Making Friends

Father Dick truly loved people. He suffered when they suffered. That was the simple thing that made him such a great friend.

He also had a wonderful gift for making each person feel like the most important person in the world. He loved to tell jokes — and he laughed at his own jokes heartily. He was gentle in listening to your problems but always injected humor to help you out.

One day as I was complaining about a difficult boss, he started to tell me she was just having a bad day. She accidentally bumped her head on the car, her cat bit her, her house caught on fire, etc. Now I was laughing. All of a sudden I didn’t feel so bad. I couldn’t take myself so seriously. And I felt more understanding toward my boss.

If you criticized a public figure or a sports star, with humor he would say, “He always spoke highly of you!”

And he knew some sports stars. Father Dick became friends with the great Bobby Orr, a legendary hockey player for the Boston Bruins. Bobby came to visit Father Dick right before he died.

Likewise, Father Dick became close friends with Jeff Supon, a pitcher for the Boston Red Sox. Jeff later went on to win the World Series with the St. Louis Cardinals. Father Dick was delighted — Jeff had reached the top of his profession. When Jeff was in Boston, Father Dick would say, “Okay, Jeff, duck into the box” — by which he meant go into the confessional.

Father Dick made friends with Harvard hockey coach Bill Cleary as well as many Harvard players over the years. A tradition developed in which the Harvard hockey practice would not end until Father Dick shot a puck into the goal. Sports Illustrated wrote about this and mentioned Father Dick by name.


In the Presence of Our Lord

Father Dick was a member of Opus Dei for 69 years and was a priest for 61 years. During his priestly life, he preached countless retreats and days and evenings of recollection — and heard thousands of confessions. He taught many classes of philosophy and theology, especially in the early days of his priesthood, at centers and conference centers of Opus Dei in the U.S. He was also a spiritual director for parish priests and was ever ready to help out in hearing confessions in area parishes.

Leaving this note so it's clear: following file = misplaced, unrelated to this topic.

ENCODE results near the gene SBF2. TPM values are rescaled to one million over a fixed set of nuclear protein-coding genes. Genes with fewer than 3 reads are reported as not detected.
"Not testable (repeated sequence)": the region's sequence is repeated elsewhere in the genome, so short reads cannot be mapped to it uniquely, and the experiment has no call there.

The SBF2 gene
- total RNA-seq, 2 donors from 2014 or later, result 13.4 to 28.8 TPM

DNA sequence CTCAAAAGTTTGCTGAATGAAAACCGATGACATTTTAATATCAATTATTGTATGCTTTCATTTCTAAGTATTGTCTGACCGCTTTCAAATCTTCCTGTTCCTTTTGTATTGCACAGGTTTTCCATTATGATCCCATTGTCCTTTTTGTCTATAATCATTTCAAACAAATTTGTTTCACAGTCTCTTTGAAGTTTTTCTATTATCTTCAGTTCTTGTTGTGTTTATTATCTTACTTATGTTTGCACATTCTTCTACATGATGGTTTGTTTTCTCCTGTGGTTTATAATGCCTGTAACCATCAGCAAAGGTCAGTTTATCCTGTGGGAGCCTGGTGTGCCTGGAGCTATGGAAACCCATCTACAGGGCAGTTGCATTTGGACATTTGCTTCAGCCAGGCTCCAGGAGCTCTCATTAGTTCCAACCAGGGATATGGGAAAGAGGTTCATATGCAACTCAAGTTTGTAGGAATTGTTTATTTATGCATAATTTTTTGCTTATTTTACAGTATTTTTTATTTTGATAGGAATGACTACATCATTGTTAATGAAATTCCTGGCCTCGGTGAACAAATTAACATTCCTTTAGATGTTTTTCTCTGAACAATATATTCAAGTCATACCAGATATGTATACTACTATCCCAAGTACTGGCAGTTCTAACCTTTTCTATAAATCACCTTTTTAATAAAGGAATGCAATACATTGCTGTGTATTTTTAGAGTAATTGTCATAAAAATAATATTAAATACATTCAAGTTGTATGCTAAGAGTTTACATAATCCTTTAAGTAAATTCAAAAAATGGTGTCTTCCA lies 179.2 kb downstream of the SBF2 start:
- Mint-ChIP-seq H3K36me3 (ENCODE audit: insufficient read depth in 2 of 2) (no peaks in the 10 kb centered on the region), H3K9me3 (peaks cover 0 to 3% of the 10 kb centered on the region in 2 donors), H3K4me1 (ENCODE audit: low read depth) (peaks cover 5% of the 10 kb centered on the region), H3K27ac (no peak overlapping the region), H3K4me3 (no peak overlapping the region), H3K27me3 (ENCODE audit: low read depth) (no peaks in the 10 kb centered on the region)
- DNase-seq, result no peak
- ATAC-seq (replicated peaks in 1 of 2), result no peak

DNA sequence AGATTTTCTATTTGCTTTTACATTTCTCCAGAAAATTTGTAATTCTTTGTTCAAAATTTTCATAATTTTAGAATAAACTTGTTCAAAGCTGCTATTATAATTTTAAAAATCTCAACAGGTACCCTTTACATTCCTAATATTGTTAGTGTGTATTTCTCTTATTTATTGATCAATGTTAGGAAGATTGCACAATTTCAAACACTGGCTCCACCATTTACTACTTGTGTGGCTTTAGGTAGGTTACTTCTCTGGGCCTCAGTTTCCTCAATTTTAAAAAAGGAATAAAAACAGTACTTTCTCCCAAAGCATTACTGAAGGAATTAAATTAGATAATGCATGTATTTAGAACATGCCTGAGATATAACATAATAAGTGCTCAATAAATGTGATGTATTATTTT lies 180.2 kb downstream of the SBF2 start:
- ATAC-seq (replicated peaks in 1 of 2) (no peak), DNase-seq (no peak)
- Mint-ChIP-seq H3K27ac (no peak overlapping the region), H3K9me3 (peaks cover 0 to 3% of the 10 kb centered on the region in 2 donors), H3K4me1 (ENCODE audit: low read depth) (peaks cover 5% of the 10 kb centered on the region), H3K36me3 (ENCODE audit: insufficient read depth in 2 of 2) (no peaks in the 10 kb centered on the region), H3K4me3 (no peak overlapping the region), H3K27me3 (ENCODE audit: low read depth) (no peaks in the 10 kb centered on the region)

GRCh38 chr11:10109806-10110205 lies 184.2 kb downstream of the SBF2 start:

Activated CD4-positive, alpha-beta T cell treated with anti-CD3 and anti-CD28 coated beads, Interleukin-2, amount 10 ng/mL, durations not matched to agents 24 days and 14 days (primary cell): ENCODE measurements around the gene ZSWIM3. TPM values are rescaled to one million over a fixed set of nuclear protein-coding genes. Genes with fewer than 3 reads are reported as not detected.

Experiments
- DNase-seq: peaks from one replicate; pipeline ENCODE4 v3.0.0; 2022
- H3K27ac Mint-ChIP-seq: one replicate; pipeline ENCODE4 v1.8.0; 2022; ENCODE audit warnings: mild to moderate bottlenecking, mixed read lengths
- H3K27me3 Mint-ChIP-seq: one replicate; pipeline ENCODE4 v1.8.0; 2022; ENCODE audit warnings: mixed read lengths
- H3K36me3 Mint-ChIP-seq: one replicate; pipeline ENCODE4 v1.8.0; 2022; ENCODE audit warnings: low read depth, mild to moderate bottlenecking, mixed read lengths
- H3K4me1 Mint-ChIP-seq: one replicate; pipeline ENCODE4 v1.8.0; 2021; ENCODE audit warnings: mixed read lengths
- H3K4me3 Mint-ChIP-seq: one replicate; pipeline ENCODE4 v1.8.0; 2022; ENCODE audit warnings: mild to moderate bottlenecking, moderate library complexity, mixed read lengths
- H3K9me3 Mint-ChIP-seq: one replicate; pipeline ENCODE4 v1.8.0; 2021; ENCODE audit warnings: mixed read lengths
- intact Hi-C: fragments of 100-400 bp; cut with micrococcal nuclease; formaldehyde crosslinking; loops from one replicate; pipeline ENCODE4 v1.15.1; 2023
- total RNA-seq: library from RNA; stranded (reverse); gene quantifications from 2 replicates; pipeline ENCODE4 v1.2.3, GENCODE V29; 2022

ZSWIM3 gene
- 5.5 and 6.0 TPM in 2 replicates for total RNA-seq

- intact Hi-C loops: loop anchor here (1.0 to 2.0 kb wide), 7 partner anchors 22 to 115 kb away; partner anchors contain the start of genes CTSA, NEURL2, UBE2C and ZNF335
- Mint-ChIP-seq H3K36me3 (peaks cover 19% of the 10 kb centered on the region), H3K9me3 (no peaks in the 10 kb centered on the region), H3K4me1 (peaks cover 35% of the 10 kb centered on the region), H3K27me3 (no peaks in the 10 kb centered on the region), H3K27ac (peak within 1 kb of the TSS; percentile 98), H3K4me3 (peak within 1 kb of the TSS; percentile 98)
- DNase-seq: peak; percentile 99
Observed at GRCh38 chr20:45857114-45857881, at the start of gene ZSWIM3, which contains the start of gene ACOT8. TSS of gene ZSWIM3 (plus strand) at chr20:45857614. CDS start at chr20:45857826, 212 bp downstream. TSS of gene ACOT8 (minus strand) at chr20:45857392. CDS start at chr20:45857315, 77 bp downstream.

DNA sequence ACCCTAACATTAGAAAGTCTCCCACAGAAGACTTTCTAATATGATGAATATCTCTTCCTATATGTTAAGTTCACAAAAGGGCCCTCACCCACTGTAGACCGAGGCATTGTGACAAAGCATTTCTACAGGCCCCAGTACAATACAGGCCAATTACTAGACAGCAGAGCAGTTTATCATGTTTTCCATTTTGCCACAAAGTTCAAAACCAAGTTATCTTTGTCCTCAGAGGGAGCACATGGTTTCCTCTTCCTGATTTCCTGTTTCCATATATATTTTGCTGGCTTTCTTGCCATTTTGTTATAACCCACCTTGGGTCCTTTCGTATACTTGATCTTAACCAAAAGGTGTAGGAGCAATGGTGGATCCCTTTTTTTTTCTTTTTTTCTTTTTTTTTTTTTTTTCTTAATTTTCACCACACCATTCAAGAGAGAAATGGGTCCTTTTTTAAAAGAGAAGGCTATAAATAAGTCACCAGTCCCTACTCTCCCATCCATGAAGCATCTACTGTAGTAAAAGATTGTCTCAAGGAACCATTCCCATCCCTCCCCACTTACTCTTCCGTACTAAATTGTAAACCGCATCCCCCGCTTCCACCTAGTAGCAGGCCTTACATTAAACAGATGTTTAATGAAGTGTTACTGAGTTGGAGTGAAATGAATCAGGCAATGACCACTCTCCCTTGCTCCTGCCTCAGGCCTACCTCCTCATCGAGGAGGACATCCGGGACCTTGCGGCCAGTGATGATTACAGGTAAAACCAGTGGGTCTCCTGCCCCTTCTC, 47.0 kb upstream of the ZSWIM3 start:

Father Dick is buried at St. Joseph Cemetery in West Roxbury, Massachusetts. The funeral director of Father Dick’s funeral commented that it was the biggest funeral that he had ever seen. Needless to say, Father Dick was much beloved.

His final resting place is with, among others, Father Joseph Múzquiz and Father Sal Ferigle, who were sent by St. Josemaría to start Opus Dei in America in 1949. Father Sal was a layman at the time.

That trio comprised the pioneers of Opus Dei in the United States. With the death of Father Dick, you could say the foundational stage of Opus Dei in the U.S. was closed.

When Father Dick entered a chapel, right away his demeanor changed. He became very respectful of Our Lord in the Blessed Sacrament. It was clear he was in the presence of Our Lord. When Father Dick prayed before an image of Our Lady, you could see that he was just a child speaking lovingly to his Mother — something he learned from St. Josemaría. He also had a great devotion to the angels. He would often encourage people to go to the angels.

That advice will prove to be time-honored, indeed. May he rest in peace.

Paul Coppola was a friend of Father Dick for almost 40 years. Paul is a retired federal worker, an adjunct professor of chemistry and a freelance writer.